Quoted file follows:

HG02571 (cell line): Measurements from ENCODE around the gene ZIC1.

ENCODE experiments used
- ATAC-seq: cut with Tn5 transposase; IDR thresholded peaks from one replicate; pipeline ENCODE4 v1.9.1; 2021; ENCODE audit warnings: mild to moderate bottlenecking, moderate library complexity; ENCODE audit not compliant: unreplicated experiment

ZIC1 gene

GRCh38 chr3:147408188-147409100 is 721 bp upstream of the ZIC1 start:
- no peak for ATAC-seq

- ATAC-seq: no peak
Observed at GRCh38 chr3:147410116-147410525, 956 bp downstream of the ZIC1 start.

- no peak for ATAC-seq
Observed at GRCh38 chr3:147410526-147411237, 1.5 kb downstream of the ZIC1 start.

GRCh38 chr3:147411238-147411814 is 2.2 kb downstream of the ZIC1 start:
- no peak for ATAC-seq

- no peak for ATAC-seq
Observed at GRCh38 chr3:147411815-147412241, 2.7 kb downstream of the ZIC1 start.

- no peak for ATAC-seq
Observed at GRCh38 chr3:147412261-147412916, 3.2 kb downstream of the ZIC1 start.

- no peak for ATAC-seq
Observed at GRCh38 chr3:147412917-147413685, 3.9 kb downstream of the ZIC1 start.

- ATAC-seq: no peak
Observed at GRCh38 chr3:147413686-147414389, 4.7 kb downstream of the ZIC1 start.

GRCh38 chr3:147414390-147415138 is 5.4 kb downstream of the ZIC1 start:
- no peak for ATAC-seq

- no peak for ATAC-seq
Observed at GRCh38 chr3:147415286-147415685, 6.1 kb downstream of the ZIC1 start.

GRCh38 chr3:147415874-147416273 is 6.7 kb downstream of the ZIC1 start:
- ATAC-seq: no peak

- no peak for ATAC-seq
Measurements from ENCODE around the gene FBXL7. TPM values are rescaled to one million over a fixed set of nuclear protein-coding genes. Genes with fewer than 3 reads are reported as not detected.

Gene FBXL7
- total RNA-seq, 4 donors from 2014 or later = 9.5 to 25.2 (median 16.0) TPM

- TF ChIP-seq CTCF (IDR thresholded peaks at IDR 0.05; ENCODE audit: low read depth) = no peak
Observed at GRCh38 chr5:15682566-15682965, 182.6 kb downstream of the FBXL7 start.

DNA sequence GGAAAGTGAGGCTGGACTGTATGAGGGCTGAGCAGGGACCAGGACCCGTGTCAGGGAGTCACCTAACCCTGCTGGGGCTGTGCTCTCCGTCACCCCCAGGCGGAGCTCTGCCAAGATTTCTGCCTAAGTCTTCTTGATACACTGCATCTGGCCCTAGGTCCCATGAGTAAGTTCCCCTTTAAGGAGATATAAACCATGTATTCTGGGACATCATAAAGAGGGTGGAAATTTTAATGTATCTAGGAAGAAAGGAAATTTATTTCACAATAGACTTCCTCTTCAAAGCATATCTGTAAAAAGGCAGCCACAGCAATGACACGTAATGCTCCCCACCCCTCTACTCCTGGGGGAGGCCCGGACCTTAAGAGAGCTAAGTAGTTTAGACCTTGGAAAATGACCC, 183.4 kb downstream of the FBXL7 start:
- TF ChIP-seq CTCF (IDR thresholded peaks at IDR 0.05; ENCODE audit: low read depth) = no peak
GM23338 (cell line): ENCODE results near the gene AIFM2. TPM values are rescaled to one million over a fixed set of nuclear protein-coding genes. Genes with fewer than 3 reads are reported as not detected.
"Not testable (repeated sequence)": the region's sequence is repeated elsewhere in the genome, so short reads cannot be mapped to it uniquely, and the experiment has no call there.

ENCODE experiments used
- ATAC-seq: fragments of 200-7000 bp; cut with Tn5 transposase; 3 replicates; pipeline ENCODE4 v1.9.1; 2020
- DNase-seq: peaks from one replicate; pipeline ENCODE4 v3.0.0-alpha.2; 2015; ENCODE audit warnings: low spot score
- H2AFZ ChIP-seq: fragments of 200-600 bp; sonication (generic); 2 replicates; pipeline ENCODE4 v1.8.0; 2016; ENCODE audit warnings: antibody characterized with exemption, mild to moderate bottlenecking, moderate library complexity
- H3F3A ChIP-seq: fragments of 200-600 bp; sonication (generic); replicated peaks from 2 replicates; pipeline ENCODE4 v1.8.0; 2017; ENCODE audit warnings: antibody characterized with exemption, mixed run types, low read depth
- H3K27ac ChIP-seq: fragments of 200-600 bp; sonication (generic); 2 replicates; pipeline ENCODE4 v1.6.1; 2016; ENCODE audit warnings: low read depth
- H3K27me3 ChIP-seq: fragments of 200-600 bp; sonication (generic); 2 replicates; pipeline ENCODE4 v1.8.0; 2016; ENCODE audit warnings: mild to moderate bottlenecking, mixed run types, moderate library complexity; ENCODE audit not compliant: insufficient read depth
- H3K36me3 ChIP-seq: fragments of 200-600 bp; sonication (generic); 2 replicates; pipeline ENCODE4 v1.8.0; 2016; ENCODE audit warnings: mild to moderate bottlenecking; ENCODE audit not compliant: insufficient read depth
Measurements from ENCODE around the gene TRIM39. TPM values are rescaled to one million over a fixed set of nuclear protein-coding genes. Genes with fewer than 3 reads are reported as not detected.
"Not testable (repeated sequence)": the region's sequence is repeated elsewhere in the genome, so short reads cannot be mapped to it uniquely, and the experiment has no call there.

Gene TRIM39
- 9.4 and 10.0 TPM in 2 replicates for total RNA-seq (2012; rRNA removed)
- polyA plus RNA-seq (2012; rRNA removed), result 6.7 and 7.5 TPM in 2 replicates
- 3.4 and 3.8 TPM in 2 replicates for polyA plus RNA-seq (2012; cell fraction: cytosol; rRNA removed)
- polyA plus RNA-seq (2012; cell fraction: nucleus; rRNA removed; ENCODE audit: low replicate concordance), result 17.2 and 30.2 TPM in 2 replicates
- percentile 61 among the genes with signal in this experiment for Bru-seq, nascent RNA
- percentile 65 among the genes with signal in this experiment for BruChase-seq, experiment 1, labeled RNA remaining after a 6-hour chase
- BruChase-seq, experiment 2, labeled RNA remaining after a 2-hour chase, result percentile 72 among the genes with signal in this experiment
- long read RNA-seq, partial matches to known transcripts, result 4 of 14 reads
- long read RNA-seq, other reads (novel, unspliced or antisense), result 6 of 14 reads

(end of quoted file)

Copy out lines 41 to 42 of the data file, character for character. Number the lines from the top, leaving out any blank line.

- H3F3A ChIP-seq: fragments of 200-600 bp; sonication (generic); replicated peaks from 2 replicates; pipeline ENCODE4 v1.8.0; 2017; ENCODE audit warnings: antibody characterized with exemption, mixed run types, low read depth
- H3K27ac ChIP-seq: fragments of 200-600 bp; sonication (generic); 2 replicates; pipeline ENCODE4 v1.6.1; 2016; ENCODE audit warnings: low read depth